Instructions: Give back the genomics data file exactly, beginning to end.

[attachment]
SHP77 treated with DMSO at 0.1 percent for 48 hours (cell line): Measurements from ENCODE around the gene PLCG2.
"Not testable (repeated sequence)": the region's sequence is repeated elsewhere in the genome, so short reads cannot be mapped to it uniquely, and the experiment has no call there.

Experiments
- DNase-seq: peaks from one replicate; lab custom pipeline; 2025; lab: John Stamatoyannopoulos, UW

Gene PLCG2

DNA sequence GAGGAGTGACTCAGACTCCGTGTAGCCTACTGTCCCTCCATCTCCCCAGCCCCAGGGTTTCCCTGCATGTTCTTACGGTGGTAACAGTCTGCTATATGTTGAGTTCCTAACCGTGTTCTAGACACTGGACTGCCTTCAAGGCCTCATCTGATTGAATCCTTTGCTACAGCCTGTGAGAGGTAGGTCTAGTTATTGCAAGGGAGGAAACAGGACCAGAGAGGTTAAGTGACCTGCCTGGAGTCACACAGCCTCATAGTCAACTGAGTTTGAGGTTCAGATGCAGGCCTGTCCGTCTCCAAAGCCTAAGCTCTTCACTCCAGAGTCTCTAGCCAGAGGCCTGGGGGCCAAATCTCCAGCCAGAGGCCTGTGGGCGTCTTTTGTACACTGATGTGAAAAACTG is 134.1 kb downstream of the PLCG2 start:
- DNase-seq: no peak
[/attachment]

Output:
SHP77 treated with DMSO at 0.1 percent for 48 hours (cell line): Measurements from ENCODE around the gene PLCG2.
"Not testable (repeated sequence)": the region's sequence is repeated elsewhere in the genome, so short reads cannot be mapped to it uniquely, and the experiment has no call there.

Experiments
- DNase-seq: peaks from one replicate; lab custom pipeline; 2025; lab: John Stamatoyannopoulos, UW

Gene PLCG2

DNA sequence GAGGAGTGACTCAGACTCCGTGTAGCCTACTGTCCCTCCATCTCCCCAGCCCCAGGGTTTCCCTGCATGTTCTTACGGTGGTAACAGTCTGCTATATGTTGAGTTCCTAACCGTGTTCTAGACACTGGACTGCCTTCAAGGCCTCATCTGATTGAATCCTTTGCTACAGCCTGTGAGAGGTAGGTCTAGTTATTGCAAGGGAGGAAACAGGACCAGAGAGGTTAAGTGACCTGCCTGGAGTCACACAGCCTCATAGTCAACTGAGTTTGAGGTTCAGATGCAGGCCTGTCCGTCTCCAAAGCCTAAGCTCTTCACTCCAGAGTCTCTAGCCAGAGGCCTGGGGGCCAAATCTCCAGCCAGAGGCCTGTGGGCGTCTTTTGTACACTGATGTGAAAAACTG is 134.1 kb downstream of the PLCG2 start:
- DNase-seq: no peak